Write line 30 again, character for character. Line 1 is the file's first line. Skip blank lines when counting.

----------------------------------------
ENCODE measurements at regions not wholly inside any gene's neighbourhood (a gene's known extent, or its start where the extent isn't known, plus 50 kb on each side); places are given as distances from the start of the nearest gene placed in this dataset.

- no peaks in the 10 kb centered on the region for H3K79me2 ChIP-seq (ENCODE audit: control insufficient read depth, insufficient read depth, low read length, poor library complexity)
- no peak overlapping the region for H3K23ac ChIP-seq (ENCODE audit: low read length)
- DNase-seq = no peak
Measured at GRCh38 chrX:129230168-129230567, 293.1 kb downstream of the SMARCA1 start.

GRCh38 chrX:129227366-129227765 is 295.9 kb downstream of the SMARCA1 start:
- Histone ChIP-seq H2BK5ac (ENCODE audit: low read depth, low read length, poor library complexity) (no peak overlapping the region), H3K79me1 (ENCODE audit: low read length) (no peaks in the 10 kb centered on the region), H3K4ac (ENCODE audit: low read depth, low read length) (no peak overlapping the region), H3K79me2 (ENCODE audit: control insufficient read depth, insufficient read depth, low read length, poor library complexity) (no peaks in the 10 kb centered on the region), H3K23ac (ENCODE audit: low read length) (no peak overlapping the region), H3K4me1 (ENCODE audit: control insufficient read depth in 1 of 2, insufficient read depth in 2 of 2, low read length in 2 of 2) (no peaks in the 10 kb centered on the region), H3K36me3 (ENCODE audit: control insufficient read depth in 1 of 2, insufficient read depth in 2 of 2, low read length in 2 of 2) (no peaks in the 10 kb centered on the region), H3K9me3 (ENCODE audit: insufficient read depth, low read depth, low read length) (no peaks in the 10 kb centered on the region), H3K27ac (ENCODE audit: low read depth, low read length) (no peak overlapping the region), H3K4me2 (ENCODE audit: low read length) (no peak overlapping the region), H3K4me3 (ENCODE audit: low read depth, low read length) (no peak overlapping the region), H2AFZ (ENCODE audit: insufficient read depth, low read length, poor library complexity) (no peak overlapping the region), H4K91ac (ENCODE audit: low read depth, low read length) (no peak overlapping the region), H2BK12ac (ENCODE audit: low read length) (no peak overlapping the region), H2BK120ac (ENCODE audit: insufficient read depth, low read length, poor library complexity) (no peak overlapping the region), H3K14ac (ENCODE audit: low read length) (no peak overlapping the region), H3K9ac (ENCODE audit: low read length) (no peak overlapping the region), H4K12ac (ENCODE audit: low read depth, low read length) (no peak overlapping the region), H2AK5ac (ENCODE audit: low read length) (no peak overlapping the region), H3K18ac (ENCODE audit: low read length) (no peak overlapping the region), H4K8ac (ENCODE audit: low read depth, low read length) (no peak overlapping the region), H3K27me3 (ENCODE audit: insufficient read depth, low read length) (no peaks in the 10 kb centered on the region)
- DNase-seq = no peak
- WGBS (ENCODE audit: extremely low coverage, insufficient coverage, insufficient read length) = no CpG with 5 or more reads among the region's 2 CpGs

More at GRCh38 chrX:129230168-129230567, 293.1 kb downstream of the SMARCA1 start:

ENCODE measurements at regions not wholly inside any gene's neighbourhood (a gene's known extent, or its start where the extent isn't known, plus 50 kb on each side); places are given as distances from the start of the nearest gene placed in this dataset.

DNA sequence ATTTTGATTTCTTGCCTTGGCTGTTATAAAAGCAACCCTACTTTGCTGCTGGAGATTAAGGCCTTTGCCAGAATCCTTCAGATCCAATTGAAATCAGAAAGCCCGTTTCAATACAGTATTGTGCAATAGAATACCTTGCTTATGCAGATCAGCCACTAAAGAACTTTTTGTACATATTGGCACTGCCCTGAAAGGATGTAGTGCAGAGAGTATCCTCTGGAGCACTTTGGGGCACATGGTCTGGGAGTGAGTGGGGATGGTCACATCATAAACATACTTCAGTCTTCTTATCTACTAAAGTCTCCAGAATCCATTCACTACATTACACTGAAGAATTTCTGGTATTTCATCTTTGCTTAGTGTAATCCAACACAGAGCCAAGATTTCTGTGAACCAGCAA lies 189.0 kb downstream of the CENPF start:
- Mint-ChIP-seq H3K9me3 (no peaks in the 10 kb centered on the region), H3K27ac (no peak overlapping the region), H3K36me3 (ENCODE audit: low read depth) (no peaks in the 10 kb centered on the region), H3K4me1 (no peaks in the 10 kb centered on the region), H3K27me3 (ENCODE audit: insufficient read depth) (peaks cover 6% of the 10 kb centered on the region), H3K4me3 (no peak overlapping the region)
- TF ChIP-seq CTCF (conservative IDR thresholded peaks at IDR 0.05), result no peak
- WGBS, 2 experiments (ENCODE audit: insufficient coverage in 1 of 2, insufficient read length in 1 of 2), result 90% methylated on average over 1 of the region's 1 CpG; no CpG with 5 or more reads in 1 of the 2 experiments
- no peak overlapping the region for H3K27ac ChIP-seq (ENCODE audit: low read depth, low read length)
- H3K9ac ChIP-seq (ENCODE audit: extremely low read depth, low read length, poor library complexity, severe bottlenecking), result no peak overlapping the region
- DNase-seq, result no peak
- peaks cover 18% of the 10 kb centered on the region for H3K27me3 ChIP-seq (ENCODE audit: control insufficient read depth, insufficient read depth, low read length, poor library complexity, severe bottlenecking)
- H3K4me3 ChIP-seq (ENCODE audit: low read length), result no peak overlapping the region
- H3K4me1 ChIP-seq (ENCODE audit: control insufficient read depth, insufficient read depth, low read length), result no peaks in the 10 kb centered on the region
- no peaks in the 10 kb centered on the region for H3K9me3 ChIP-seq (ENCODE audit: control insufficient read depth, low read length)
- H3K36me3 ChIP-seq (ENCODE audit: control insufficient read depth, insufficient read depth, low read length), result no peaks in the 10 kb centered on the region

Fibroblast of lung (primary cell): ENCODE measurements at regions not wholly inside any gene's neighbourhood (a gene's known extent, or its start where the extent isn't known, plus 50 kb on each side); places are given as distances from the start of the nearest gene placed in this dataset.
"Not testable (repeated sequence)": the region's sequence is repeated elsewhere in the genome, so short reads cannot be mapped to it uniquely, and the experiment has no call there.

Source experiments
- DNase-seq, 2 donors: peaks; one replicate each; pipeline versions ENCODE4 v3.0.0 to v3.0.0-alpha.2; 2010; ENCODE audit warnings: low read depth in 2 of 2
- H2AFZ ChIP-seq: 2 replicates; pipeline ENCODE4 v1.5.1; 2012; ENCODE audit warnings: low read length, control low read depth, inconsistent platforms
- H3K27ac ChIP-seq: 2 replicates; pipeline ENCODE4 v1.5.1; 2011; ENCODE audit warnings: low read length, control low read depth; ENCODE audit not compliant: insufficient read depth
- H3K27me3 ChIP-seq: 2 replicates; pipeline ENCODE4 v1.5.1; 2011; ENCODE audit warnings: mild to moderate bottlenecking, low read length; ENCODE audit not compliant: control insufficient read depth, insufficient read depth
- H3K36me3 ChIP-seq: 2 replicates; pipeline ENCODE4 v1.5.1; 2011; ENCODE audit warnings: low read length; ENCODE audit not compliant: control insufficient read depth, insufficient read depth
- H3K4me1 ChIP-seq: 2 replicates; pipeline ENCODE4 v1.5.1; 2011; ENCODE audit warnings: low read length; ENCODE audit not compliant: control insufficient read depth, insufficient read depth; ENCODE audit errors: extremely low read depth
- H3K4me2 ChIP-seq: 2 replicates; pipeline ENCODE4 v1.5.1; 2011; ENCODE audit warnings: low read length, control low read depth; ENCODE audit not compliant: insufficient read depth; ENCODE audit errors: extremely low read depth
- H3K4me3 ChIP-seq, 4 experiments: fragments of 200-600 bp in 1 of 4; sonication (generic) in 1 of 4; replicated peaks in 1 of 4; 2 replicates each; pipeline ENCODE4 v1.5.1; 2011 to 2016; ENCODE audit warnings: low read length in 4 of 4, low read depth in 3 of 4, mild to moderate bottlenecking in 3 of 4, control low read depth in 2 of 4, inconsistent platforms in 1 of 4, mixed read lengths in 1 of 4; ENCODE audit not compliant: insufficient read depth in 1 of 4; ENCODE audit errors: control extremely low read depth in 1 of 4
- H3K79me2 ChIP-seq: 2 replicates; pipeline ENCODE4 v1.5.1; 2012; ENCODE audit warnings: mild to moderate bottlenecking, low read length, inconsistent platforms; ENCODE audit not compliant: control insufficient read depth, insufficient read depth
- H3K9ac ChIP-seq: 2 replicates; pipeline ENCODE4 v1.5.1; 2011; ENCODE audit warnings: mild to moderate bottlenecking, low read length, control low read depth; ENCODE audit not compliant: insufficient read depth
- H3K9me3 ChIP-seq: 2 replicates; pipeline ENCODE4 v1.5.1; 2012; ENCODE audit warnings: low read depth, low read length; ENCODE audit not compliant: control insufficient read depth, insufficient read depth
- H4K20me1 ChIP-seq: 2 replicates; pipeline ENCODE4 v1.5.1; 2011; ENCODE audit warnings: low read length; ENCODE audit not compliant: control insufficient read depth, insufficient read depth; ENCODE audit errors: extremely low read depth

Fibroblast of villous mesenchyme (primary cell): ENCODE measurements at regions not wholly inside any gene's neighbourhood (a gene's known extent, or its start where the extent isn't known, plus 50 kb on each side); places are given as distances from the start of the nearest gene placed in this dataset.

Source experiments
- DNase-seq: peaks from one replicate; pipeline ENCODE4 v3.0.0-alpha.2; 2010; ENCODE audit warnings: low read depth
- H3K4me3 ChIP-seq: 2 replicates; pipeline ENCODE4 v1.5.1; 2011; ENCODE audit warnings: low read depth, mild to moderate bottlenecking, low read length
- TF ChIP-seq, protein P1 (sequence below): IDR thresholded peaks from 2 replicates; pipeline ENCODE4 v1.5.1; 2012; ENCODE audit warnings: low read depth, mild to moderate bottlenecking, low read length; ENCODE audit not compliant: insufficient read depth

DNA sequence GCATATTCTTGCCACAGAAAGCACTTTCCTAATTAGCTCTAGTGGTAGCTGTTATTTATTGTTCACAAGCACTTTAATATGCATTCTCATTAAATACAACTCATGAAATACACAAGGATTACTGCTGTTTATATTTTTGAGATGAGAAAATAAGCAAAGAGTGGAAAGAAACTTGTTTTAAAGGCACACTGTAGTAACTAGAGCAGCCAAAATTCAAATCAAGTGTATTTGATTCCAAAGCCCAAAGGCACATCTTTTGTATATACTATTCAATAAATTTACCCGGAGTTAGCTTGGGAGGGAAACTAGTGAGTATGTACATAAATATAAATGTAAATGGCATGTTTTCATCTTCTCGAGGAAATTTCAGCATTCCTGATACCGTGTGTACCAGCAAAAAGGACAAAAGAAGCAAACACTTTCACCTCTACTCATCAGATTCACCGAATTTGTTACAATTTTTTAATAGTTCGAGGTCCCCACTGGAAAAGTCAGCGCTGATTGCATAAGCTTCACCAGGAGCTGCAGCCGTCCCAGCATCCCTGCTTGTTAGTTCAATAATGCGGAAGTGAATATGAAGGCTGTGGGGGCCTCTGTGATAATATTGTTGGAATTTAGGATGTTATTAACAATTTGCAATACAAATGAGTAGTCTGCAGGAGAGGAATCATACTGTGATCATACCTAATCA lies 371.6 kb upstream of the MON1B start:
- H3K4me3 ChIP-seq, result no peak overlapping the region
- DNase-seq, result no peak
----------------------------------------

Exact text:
- H3K27me3 ChIP-seq: 2 replicates; pipeline ENCODE4 v1.5.1; 2011; ENCODE audit warnings: mild to moderate bottlenecking, low read length; ENCODE audit not compliant: control insufficient read depth, insufficient read depth